A couple of other dazzling starters were the spicy steak salad ($7), a combination of thinly sliced beef, decoratively cut cucumber slices, fresh chiles, onions, cilantro, cabbage, and firm tomato, marinated in a sour and sweet citrus-fish-sauce-touched dressing. It was so sizzling and surprising it was like eating sparks. Even a dish as potentially banal as curry puffs ($7.50) shines at the King and I: Here homemade sweet pastry half-moons are filled with cubes of curried potato and chicken, making them both sweet and savory. Items straight from the deep-fryer were wonderful, too: A plate of battered, deep-fried fresh oyster mushrooms ($5.50) was light, tender, sweet, and completely addictive. Dip the feathery bits in the accompanying, sauce of chopped herbs, chiles, and sweetened vinegar and you'll be astounded at the joy available in a serving of mushrooms. Calamari ($7) was also sweet, greaseless, and light. The only lackluster item I encountered in the appetizer menu was the toong tong ($7) dumpling stuffed with ground pork and shrimp: the things were adorable, hand-tied little sacks sashed with chives and boasting crispy, festive heads. Unfortunately, they were very bland.

Mercifully, none of the entrées I tried succumbed to that pitfall: Pad thai was freshly made, the noodles springy, the peanuts crisp, the bean sprouts crunchy. The King and I allows you to put any of the following in your pad thai: chicken, sliced beef, pork, barbecued pork, fresh tofu, fried tofu, mock duck, shrimp, scallops, calamari rings, or vegetables. Pad thai with one item generally costs $11, though it's $14 for seafood. Oddly, prices can ramp up steeply if you want to add in more items. You can get pad thai with three additions for $21, though I never would. At $21, I'd want it to get up and sing. The best version I tried contained fresh tofu, which nicely highlighted the fresh and salty aspects of the dish.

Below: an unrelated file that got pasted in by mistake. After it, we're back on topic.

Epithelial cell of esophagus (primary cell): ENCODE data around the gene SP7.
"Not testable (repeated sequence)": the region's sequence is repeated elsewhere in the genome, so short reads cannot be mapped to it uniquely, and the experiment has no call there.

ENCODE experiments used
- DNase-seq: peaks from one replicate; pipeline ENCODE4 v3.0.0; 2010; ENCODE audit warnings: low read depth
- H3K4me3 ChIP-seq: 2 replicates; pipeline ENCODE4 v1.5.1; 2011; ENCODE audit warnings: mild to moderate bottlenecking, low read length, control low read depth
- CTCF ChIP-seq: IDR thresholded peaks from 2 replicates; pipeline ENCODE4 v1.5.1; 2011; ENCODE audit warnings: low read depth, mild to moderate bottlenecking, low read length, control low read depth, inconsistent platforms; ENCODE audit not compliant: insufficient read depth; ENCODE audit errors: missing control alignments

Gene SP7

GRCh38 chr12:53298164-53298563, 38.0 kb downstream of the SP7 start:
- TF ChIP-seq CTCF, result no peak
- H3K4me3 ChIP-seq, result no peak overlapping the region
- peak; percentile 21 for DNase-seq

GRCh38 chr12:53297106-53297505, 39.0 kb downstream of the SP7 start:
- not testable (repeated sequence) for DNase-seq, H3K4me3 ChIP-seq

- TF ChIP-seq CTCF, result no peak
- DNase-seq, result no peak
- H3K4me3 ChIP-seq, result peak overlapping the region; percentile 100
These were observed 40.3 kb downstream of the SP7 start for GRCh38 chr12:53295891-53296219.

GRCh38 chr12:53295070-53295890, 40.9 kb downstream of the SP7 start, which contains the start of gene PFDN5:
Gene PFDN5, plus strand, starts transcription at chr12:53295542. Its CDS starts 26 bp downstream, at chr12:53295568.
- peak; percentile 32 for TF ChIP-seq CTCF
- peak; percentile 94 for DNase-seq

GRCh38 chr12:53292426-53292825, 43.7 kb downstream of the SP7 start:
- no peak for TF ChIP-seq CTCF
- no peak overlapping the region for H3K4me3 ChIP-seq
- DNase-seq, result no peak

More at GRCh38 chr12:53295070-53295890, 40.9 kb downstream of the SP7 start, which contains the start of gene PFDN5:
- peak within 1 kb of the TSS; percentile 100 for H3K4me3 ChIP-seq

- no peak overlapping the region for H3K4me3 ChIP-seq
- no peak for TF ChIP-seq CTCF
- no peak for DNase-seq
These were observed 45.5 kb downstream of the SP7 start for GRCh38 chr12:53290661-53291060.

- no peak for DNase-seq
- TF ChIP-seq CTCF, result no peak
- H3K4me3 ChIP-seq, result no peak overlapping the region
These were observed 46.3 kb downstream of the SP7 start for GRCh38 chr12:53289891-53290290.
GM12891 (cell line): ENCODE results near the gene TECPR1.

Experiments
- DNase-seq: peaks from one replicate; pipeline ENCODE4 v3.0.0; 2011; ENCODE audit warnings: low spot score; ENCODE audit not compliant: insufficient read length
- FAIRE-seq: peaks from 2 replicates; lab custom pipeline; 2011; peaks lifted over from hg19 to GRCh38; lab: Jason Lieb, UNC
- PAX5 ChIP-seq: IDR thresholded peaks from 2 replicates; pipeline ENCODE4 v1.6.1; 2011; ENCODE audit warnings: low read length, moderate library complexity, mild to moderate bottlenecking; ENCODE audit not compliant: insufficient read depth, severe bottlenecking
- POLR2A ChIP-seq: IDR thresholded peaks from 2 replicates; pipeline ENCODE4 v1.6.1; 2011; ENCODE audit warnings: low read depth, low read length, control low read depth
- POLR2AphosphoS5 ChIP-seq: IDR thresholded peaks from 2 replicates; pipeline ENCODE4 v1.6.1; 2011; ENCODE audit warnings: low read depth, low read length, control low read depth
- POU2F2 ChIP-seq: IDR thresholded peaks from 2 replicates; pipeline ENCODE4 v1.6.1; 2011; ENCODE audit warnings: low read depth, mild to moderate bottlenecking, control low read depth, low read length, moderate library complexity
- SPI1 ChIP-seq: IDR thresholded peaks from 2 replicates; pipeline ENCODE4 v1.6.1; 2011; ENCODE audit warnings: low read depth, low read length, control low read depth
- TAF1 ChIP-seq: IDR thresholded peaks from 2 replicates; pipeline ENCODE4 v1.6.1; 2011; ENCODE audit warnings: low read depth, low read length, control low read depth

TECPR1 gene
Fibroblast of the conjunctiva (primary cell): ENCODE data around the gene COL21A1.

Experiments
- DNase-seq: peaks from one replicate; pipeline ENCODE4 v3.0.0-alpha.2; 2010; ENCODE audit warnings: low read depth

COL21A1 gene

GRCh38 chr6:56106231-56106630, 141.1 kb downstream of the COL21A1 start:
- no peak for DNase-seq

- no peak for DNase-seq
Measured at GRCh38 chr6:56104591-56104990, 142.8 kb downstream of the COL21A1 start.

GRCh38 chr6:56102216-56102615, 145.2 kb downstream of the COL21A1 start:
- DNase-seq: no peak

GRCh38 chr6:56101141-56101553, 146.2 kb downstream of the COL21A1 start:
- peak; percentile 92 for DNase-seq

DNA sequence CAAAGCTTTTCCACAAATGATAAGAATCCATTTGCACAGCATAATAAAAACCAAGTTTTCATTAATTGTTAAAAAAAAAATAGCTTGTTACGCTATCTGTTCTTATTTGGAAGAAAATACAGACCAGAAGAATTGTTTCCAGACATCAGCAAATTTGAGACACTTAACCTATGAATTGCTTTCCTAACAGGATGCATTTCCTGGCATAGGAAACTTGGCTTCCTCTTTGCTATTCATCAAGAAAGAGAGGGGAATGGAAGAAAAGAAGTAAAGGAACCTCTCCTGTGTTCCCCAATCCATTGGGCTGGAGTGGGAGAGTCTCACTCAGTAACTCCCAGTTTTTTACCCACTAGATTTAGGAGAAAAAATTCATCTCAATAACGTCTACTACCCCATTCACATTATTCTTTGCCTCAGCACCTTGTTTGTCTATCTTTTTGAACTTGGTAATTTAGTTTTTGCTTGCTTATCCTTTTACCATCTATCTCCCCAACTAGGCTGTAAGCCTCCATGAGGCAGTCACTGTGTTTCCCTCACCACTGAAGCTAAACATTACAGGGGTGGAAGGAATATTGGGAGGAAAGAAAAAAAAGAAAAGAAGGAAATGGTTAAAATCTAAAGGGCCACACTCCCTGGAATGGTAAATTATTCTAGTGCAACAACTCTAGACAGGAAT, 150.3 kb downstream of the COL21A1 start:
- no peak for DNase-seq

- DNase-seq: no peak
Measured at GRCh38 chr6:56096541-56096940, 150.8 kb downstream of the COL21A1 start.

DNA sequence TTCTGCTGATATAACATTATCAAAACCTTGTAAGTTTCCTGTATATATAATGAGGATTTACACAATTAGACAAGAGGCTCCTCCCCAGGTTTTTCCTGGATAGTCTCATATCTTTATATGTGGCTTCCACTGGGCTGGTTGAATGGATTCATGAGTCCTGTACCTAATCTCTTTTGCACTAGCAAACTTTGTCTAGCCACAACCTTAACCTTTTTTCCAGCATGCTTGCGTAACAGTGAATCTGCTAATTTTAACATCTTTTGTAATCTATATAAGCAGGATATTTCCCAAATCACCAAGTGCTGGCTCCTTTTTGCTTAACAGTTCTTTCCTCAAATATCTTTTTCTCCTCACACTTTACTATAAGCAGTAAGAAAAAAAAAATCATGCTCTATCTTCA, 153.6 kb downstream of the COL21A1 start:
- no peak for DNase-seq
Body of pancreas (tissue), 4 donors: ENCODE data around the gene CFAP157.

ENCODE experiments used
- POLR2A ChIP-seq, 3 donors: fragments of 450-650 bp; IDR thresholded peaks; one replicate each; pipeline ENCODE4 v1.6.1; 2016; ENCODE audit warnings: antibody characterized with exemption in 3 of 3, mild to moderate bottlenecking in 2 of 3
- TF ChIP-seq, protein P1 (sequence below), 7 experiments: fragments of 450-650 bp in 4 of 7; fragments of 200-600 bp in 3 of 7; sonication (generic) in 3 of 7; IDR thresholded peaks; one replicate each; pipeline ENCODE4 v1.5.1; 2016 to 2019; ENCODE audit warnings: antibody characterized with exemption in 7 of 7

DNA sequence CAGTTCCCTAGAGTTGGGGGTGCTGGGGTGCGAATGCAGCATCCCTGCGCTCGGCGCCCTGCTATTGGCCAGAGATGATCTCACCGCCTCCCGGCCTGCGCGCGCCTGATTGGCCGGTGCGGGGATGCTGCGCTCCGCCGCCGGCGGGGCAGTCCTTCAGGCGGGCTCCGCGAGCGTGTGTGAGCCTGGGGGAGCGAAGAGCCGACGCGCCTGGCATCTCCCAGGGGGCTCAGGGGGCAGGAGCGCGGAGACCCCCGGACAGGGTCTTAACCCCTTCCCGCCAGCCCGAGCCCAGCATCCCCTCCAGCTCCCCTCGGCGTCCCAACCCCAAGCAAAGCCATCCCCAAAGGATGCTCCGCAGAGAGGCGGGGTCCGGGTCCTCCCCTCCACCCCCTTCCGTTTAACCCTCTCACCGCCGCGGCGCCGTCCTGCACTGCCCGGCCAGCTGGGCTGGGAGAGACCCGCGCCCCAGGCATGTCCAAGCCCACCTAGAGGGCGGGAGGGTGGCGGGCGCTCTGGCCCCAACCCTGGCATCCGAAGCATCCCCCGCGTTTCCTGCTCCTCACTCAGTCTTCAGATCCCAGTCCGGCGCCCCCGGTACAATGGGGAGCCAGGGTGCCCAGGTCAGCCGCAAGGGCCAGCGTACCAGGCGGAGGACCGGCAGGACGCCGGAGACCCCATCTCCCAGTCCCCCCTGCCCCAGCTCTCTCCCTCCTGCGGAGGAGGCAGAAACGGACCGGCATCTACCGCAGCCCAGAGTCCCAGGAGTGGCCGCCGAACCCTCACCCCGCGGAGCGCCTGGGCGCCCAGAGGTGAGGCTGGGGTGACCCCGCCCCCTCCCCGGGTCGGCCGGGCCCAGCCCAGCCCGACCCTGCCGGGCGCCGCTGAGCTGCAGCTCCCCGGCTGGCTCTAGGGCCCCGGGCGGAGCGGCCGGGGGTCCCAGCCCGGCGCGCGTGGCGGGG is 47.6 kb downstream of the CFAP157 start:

One of the most pleasant things about the new incarnation of the King and I is the restaurant's greatly expanded seafood list. This is now the only Thai restaurant I know of in the metro area where you can regularly find walleye, fresh scallops, crab claws, and an ever-changing fish of the day. Always available, a large, deep-fried, nicely crusty walleye fillet ($18) dressed with sweet, creamy red curry, was an unequivocal hit. Everyone loved the tender, flaky fish in its rich, two-layer cloak of breading and curry sauce. The most expensive dishes on the menu are the $27 seafood platters. I tried the pad ped ta lay, a nicely woody, brisk red curry uniting Thai eggplant, calamari, pink curls of shrimp, crab claws, chunks of walleye, and, especially good, tender medallions of scallop. (To get the best of this dish for less, consider No. 35, pad num prik gaeng dang, a red curry available with scallops for $15.)